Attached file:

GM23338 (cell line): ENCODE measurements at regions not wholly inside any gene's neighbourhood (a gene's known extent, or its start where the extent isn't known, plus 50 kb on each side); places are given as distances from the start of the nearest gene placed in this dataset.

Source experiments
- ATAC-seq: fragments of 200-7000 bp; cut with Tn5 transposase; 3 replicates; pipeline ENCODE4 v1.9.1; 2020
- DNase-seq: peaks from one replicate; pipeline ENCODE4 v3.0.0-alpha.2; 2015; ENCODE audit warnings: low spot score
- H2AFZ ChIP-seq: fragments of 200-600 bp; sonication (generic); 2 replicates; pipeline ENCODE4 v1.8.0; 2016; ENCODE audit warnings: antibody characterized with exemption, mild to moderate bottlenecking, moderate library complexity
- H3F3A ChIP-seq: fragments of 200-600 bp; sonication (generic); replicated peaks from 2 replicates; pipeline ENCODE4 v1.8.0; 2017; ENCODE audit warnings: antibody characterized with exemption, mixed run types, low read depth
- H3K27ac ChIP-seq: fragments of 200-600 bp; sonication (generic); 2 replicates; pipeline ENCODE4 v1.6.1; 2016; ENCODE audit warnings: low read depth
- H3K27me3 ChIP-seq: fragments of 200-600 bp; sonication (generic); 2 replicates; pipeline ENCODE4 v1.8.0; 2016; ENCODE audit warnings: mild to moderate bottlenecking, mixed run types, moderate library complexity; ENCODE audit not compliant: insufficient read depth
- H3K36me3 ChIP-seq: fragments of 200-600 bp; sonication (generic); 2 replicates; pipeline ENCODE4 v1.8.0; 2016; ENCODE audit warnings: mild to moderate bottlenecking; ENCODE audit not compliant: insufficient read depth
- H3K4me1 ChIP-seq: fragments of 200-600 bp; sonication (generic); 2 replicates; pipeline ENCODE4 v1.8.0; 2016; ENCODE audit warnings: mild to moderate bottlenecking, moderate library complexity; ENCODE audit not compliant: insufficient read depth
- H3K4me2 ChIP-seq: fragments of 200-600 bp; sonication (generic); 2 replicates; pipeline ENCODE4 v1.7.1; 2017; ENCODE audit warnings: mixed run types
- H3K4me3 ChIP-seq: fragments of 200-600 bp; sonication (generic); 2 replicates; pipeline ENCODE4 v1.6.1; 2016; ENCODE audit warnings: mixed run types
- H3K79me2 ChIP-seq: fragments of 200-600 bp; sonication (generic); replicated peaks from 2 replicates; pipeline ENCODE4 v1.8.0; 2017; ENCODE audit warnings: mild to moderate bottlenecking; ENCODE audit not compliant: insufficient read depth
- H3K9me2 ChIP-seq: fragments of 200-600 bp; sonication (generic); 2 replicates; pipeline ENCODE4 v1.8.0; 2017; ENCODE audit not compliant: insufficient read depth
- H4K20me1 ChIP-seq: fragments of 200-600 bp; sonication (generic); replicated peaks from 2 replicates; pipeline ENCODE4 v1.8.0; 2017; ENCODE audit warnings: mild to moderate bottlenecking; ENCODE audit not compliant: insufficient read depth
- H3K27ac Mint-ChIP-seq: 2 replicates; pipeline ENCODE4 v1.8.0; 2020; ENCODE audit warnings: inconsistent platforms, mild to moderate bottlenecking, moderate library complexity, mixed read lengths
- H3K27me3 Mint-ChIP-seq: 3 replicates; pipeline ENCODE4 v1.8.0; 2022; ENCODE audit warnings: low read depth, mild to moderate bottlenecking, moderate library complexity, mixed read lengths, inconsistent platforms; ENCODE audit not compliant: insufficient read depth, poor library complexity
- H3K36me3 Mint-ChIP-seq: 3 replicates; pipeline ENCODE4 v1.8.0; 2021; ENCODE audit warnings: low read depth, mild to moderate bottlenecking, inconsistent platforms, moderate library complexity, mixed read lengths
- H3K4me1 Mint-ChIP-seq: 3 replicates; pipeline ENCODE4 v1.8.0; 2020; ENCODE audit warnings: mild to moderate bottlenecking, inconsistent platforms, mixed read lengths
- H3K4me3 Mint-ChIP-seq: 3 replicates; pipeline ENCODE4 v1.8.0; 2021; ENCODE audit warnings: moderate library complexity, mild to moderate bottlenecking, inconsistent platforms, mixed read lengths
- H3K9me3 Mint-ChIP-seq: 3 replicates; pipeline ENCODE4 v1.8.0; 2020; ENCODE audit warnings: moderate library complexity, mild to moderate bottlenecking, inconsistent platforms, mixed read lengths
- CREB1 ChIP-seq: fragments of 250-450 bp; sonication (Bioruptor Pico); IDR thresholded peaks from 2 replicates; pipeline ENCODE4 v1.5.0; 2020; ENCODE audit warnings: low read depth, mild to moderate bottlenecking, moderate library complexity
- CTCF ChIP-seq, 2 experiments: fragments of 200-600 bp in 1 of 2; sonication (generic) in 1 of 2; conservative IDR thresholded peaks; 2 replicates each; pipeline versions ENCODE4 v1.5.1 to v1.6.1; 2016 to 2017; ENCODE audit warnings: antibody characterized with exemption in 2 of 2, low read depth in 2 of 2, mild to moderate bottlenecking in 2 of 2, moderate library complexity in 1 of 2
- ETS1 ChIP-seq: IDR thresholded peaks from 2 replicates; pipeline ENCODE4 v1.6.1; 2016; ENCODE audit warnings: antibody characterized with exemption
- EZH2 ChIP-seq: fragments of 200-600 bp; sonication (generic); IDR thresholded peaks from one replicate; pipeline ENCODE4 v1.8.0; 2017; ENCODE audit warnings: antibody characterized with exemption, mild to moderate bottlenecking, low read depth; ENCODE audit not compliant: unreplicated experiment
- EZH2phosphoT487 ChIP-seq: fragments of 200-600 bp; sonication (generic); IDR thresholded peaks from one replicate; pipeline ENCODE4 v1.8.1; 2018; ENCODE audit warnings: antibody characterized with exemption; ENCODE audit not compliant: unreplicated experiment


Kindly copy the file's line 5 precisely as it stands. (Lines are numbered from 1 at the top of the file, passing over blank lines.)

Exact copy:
- H2AFZ ChIP-seq: fragments of 200-600 bp; sonication (generic); 2 replicates; pipeline ENCODE4 v1.8.0; 2016; ENCODE audit warnings: antibody characterized with exemption, mild to moderate bottlenecking, moderate library complexity